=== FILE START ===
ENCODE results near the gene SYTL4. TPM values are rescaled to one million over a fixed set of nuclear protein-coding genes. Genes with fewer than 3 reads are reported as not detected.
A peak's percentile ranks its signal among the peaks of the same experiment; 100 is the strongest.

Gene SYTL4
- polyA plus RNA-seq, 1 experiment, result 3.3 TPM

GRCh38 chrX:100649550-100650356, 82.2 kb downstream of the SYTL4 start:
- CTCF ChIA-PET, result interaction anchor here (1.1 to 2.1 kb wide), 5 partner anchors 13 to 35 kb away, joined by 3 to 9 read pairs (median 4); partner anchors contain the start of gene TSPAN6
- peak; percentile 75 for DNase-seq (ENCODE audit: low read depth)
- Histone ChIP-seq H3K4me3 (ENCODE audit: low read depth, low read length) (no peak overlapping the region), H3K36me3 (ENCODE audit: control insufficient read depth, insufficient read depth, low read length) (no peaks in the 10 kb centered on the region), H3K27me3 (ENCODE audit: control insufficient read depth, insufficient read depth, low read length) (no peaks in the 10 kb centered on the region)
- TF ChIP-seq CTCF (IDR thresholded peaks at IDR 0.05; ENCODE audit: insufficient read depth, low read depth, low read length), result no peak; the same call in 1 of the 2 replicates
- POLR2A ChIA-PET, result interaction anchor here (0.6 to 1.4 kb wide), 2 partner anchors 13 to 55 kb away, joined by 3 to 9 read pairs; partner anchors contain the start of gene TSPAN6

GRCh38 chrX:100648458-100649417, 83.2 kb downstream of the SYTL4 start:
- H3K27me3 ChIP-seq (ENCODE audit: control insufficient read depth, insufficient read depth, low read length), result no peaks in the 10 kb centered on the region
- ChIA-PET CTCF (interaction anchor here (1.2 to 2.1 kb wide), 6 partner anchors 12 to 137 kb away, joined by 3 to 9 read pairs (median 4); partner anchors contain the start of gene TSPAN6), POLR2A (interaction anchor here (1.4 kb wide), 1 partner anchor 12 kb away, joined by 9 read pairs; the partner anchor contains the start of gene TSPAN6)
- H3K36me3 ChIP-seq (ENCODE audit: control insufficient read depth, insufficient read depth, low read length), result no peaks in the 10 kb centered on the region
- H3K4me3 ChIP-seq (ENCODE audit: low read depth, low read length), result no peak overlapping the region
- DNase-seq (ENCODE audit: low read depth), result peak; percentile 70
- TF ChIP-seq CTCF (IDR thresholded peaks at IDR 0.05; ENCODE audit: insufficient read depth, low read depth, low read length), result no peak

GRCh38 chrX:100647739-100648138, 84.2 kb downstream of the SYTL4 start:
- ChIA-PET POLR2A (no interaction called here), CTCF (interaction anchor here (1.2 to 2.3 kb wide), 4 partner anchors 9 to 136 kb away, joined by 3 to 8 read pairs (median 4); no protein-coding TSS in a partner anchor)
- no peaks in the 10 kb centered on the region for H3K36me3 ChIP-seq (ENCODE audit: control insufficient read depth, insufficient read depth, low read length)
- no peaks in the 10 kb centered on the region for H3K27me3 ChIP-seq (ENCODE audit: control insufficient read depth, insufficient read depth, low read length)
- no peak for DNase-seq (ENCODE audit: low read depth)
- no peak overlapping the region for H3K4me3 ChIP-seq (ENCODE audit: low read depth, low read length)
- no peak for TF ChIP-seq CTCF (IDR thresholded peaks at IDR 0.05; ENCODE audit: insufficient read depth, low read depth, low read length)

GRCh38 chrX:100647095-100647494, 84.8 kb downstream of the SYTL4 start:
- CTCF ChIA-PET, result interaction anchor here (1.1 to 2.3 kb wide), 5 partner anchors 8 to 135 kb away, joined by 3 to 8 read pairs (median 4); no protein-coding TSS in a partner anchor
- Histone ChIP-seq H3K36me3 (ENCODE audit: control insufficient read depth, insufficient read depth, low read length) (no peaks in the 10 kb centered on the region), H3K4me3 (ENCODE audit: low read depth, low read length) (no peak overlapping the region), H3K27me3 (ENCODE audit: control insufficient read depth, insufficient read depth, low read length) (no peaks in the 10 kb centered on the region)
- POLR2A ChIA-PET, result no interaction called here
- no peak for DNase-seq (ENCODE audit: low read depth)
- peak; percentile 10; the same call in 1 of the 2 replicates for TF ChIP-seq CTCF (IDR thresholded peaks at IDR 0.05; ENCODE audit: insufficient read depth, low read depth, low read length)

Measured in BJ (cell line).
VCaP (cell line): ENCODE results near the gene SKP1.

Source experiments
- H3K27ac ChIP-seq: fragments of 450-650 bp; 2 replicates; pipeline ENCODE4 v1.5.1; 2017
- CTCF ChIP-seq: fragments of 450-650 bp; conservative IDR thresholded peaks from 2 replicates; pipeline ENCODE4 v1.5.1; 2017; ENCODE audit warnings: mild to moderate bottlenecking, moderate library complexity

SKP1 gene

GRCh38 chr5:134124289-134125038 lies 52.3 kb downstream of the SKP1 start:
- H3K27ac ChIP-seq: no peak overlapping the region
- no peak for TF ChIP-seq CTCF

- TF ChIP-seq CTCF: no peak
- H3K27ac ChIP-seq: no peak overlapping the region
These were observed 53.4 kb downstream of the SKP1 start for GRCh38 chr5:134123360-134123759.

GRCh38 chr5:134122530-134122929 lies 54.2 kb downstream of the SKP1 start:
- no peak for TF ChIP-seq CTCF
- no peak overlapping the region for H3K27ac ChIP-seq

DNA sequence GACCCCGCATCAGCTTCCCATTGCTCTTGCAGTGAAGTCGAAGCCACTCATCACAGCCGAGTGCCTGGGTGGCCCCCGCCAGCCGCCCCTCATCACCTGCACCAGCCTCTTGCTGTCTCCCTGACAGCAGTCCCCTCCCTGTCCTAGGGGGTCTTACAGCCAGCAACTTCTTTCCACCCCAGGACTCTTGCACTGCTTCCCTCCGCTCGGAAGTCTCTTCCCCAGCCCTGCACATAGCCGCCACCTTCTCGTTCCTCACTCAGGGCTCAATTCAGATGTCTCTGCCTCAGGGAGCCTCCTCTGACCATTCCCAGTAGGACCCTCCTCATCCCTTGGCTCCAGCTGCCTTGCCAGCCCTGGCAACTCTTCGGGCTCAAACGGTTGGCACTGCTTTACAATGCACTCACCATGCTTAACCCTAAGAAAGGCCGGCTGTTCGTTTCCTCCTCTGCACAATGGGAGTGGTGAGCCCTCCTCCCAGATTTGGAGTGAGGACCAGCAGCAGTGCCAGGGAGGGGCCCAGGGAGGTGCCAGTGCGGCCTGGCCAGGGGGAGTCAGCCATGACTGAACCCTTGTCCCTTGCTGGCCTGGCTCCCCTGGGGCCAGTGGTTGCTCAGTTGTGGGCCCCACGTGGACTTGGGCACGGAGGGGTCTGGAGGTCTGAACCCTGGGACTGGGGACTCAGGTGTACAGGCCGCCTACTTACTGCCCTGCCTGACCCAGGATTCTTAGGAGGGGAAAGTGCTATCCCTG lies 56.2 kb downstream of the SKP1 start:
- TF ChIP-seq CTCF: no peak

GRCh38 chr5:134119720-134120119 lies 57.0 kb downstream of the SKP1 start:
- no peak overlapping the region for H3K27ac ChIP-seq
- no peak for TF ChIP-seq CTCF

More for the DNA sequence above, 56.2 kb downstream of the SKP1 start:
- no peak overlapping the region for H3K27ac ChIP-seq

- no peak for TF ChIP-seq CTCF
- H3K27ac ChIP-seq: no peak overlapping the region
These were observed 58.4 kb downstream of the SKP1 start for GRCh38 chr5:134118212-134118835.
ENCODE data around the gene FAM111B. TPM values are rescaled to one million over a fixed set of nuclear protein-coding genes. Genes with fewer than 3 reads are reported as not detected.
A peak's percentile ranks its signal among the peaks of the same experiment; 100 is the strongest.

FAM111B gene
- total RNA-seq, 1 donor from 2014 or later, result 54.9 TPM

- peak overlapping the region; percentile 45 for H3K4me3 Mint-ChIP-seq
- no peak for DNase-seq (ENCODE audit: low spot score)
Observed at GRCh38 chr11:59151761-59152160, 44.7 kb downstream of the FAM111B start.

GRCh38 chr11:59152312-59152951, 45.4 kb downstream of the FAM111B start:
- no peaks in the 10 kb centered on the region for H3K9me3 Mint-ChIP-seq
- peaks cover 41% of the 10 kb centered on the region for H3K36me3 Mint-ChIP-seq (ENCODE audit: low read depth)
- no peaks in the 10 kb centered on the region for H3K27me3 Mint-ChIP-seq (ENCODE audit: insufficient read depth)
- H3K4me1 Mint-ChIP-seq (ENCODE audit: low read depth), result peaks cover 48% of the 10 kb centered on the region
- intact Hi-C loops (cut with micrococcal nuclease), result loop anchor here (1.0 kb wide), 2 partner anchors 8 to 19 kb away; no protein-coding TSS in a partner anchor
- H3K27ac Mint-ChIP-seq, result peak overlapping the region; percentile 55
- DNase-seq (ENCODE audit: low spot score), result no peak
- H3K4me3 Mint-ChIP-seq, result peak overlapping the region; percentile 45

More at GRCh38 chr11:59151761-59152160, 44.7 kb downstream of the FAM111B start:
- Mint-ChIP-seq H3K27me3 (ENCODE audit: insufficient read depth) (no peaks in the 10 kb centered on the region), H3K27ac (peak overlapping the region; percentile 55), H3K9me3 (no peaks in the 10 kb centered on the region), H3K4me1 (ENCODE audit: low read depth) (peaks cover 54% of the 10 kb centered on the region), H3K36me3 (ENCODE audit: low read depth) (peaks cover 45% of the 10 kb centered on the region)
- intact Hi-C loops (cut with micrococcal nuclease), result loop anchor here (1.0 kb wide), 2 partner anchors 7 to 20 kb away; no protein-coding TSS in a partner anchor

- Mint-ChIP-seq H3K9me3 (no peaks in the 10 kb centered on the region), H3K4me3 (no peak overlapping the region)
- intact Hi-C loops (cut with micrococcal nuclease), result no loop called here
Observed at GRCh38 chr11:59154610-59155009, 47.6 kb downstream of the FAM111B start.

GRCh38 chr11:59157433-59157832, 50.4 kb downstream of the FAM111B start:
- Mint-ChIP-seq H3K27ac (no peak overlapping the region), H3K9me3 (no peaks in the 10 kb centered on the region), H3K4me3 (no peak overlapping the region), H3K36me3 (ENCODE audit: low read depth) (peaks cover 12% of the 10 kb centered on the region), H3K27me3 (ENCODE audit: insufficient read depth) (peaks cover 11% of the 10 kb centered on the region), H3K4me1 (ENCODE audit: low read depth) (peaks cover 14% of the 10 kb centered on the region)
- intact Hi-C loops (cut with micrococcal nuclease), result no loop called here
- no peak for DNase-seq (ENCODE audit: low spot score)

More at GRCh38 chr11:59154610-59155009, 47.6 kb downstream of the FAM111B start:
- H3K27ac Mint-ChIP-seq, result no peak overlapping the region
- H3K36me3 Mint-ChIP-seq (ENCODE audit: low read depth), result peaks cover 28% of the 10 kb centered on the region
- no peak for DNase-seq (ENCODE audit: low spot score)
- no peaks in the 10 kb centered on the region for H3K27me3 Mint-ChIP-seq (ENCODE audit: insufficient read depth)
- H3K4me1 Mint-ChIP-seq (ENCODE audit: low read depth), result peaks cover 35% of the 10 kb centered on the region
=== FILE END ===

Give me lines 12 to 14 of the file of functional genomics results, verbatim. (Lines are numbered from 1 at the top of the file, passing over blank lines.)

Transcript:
- H3K27me3 ChIP-seq (ENCODE audit: control insufficient read depth, insufficient read depth, low read length), result no peaks in the 10 kb centered on the region
- ChIA-PET CTCF (interaction anchor here (1.2 to 2.1 kb wide), 6 partner anchors 12 to 137 kb away, joined by 3 to 9 read pairs (median 4); partner anchors contain the start of gene TSPAN6), POLR2A (interaction anchor here (1.4 kb wide), 1 partner anchor 12 kb away, joined by 9 read pairs; the partner anchor contains the start of gene TSPAN6)
- H3K36me3 ChIP-seq (ENCODE audit: control insufficient read depth, insufficient read depth, low read length), result no peaks in the 10 kb centered on the region